3. Keep mind and heart open to every good influence. Retain the Spirit of God in your heart. Seek the company of good people. Visit good schools. Attend teachers' institutes. Read the best educational journals. Keep your mind occupied with high thinking, and crowd out all unworthy thoughts.

4. Be thoroughly in earnest. Do your best every day.

5. Spend no time in brooding over your own short-comings. When you have done wrong confess it heartily to yourself and God, and to others whom it may concern-even to your pupils, and go bravely on.

6. Be a systematic and persistent student. Study most in the direction of your greatest felt need. Study nature. Study books, especially the Bible. Study human nature, especially child-nature. We need to study children far more than we do, and we need ourselves to be child-like in simplicity and teachableness. It is Rousseau that says we are not sufficiently acquainted with childhood. “Even the most sagacious instructors apply themselves to those things which man is required to know, without considering what it is children are capacitated to learn. They are always expecting the man in the child, without reflecting what he is before he can be a man." The greatest teachers have ever been profound students of child-nature.

Does E. G. think we have set for her a large task? We know no other way.


A college president sends us the following:

"A young lady, a pupil in one of the city high schools of Ohio, writes, 'I do not like our new principal nearly as well as I did the former one. He smokes cigarettes so much that he is scented all the time, which is very unpleasant, I think. Without taking any fanatical view, in consideration of the extent of tobacco-smoking among the youth of our cities, and its pernicious physical and mental effects as exposed by medical authorities, and the grave moral objections to it, and the acknowledged power of a teacher's example, is it right to employ such a man in one ot the most responsible educational positions in the State unless the supply of capable temperance men is exhausted ?"'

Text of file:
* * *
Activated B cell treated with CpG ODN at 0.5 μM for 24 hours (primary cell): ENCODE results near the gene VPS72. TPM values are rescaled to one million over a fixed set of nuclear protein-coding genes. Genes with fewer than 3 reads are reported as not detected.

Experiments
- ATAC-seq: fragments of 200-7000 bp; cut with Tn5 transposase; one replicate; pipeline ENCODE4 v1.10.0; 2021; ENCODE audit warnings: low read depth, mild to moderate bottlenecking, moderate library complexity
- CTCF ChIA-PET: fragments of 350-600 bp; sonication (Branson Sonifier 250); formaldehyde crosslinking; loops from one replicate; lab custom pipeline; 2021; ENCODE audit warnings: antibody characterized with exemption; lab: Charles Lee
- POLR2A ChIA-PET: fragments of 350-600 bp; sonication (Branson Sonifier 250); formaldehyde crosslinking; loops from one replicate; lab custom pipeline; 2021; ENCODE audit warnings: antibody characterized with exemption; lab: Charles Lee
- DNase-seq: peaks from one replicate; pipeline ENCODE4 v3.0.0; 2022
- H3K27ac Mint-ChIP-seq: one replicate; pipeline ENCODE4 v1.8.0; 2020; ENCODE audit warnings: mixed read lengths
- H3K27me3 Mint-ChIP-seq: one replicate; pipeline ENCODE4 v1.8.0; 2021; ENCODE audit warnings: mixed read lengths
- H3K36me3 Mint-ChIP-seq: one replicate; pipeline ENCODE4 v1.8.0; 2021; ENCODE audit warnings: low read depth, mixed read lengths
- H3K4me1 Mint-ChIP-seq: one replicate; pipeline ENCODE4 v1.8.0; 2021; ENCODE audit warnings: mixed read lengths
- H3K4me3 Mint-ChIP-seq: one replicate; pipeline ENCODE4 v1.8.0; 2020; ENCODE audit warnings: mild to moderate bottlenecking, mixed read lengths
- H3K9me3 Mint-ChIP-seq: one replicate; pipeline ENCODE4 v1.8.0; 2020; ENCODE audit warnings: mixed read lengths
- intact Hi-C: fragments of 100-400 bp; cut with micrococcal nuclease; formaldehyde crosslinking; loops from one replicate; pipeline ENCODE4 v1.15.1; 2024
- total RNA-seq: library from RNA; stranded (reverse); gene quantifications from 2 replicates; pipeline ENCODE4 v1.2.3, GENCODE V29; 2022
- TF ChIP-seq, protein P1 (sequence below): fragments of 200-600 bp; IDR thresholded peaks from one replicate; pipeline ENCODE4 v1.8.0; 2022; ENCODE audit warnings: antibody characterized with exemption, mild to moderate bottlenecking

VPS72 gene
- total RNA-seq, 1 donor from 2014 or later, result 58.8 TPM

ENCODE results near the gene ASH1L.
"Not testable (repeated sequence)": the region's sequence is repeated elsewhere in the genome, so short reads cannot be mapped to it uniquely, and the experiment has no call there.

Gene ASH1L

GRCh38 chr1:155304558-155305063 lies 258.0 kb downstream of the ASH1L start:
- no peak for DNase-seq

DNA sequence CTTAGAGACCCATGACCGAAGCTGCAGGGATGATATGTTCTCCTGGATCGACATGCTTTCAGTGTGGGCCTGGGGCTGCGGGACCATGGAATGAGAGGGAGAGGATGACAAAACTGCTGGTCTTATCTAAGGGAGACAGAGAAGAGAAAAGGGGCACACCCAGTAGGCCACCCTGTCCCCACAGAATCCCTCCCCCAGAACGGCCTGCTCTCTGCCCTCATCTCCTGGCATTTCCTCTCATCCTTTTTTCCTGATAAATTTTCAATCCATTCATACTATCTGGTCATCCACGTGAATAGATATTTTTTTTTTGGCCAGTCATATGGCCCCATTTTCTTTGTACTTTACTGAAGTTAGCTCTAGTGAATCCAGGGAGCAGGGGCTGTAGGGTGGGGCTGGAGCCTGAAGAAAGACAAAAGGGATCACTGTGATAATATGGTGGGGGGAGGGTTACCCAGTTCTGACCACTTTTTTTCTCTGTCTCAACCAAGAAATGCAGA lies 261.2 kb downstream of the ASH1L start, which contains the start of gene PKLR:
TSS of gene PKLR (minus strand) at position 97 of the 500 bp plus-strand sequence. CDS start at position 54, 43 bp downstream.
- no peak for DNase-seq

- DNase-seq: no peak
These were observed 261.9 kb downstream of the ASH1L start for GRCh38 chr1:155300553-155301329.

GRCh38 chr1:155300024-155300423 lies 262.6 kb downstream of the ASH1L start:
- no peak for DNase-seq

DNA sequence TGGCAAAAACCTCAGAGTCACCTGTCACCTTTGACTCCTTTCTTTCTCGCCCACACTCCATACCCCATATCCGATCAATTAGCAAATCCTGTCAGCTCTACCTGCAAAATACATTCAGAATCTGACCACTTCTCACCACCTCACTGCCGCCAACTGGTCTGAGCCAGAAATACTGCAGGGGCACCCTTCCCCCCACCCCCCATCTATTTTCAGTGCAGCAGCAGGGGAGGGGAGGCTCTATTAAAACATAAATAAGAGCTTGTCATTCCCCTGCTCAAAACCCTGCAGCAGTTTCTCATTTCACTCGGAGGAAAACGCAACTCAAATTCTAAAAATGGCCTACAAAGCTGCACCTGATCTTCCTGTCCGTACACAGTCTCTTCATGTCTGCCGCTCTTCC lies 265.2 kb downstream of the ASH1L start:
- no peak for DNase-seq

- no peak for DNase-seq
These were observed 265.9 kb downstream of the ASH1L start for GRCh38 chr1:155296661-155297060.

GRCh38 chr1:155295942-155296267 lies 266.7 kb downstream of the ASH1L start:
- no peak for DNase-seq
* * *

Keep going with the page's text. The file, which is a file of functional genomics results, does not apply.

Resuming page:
It has long been a matter of grief to us that some of our most valued friends among Ohio teachers are great smokers. We have difficulty in reconciling their practice in this respect with their well-known excellence of character and good sense in other respects. It is no uncommon thing for great and good men to betray, at times, weakness in some direction, but to be in perpetual bondage to this habit seems to us like submission to a very small and very

We feel the more deeply on this subject, because the example of some teachers and clergymen, and other good people, has so often come in the way of our efforts against the tobacco habit, in our own family and in our school work.

We once heard a member of a city board of education give as a reason for not voting for a certain candidate for school superintendent, that he smoked. The candidate had eminent qualifications for the position, but this member gave preference to a man who was free from the stains and fumes of tobacco.

mean master.